Pay student athletes through boosters / by kevin murray

College football and college basketball are big, big business, in which the primary beneficiaries of successful programs, are the colleges themselves as well as the coaching staff.  For instance, collegiate football coaches, frequently make millions, and the budget for the biggest collegiate football programs can exceed fifty million dollars, with at the end of the day, often a very meaningful profit going to the bottom line of these colleges.  As for the athletes, of which, there would not even be a game without their participation, they may receive full scholarships, or partial scholarships, or even some receive no scholarship whatsoever, and in any event, are never wage compensated for their actual play in the stadiums and arenas, despite often sold out venues and the millions that watch the games on television.


The reason why athletes are not compensated has little or nothing really to do with these student athletes being amateurs and therefore for the purity of the sport that they must not be paid; for apparently the thought is that money that reaches the hands of athletes would dirty the image and integrity of the sport, whereas that very same money that reaches the hands of colleges, along with their entire infrastructure, and the coaching staff, apparently is somehow not dirty.  While it is true that student athletes do reap some benefits from playing sports, such as receiving full scholarships, and the education that that the college provides, they are, in no uncertain terms, being exploited by those very same colleges.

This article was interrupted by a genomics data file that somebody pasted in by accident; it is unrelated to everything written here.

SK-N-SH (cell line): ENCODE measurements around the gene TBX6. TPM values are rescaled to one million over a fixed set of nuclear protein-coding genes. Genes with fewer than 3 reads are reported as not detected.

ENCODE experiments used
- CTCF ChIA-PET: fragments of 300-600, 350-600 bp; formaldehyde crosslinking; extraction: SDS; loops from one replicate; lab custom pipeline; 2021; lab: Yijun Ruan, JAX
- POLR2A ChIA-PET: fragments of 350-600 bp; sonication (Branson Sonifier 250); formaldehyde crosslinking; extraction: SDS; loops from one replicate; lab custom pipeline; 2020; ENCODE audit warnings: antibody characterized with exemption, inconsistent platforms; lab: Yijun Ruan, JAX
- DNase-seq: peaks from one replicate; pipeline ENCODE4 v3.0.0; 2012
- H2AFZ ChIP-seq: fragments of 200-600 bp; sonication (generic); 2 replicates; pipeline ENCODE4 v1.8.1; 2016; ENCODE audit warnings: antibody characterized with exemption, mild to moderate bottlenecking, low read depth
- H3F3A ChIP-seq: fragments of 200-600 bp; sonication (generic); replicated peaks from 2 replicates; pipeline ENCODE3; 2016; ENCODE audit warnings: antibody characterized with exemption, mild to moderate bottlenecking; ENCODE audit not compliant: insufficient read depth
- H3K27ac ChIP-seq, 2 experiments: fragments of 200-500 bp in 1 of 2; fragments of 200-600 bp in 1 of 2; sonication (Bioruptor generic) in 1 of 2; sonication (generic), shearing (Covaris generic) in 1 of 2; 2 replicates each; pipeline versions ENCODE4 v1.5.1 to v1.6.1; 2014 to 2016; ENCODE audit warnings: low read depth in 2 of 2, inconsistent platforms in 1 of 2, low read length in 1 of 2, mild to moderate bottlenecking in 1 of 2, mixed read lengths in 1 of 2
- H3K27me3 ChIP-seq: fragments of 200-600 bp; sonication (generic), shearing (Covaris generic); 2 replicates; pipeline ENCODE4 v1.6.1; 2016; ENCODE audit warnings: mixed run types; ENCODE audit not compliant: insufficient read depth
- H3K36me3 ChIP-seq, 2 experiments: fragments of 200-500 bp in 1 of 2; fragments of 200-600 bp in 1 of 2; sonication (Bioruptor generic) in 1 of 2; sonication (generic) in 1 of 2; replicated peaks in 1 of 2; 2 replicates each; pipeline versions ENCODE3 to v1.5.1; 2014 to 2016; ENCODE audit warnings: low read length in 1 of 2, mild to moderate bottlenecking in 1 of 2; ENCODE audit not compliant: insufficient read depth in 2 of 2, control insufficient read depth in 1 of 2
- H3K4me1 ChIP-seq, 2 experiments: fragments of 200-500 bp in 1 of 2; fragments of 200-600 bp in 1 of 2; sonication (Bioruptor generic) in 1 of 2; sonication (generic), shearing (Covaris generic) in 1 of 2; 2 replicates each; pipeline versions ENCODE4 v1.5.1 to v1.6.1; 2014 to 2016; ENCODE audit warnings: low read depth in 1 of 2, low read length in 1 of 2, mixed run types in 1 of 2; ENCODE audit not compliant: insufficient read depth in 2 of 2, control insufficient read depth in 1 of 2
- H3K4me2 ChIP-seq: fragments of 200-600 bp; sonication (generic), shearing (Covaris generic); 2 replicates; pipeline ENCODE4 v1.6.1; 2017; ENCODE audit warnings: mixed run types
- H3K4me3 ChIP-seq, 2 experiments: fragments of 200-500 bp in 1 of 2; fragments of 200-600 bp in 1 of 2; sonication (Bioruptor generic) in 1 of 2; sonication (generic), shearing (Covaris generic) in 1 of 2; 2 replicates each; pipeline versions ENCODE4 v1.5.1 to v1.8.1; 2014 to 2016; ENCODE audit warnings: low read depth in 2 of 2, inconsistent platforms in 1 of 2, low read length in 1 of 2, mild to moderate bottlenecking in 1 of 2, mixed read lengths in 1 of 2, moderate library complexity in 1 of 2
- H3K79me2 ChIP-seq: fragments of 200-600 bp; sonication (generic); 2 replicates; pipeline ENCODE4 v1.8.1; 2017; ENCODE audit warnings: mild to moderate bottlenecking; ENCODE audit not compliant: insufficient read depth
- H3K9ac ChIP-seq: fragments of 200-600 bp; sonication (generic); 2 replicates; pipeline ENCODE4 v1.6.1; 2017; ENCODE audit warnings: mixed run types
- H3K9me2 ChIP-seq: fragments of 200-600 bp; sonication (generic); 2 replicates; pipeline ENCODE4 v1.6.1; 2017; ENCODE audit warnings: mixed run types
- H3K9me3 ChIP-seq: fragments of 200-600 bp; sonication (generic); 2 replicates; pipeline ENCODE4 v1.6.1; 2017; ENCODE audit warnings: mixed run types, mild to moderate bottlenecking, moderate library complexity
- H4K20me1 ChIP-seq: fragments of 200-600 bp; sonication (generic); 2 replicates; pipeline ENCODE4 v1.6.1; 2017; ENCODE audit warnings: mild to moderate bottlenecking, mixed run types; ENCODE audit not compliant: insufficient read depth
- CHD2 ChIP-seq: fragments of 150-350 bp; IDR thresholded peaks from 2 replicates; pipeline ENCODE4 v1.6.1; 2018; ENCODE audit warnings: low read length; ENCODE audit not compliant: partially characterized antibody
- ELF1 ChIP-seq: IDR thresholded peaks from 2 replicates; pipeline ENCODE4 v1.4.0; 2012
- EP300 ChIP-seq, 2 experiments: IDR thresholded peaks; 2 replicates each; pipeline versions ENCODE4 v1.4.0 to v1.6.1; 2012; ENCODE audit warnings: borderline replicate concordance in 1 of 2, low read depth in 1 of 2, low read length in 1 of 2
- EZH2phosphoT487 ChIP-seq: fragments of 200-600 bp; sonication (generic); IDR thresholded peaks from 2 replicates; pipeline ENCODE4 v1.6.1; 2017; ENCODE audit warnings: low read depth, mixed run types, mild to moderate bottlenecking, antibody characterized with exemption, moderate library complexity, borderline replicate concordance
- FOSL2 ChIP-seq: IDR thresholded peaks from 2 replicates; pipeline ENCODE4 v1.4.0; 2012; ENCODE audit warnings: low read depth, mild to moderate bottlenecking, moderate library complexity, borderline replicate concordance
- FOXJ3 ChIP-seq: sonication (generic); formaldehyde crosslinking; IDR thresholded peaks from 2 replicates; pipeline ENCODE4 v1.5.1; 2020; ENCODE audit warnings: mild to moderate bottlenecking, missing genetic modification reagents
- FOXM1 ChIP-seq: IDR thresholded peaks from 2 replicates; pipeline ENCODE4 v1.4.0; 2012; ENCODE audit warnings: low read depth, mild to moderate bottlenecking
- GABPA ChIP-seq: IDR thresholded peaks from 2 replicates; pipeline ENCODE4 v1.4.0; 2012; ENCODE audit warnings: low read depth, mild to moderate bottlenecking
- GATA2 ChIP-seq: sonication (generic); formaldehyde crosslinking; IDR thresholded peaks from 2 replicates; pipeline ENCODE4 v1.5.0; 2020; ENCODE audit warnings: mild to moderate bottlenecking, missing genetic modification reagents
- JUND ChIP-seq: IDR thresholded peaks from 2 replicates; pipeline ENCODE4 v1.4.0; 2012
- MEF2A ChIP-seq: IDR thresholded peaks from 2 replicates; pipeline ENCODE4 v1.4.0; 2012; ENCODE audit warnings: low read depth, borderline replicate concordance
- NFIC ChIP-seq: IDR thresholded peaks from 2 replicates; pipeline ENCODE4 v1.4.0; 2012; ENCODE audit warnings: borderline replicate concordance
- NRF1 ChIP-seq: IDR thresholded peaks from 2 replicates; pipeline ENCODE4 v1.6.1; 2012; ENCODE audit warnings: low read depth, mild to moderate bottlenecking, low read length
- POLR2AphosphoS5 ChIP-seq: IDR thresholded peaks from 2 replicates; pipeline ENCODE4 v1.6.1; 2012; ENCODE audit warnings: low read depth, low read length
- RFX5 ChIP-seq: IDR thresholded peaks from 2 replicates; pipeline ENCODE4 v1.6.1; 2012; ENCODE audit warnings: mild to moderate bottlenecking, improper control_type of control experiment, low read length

In the scheme of things, if a given person wants to give money to another person, there isn't any law that precludes such.  This would seem to signify, that someone that is already classified as a "booster" to a given college, should be given the very reasonable option to direct some of their money into an account earmarked just for the student athletes of that program, and that monies received into it, would then be allocated to those athletes, of which, as long as a full accounting is provided to the appropriate tax authorities, as well as the money being divvied up to the athletes in some sort of fair and structured manner, that this would be a reasonable alternative to paying student athletes directly, as the money from boosters would simply be seen as a voluntary gift to student athletes, in which those athletes could, per their discretion, opt in or opt out in receiving such.


Perhaps having boosters essentially paying athletes would end up setting up even more of a divide between those schools with generous boosters and those schools without, but the structure of America already has that great divide to begin with; and reality of the situation is that anything that would help these student athletes to receive some sort of reasonable and well deserved compensation for their hard work and the sacrificing of their bodies in the field of sports, would be a vast improvement over the current outright exploitation of them, which basically is permitted because these non-profit colleges, are trying to disguise their true intent, which is that exploitation of those athletes for their exclusive benefit.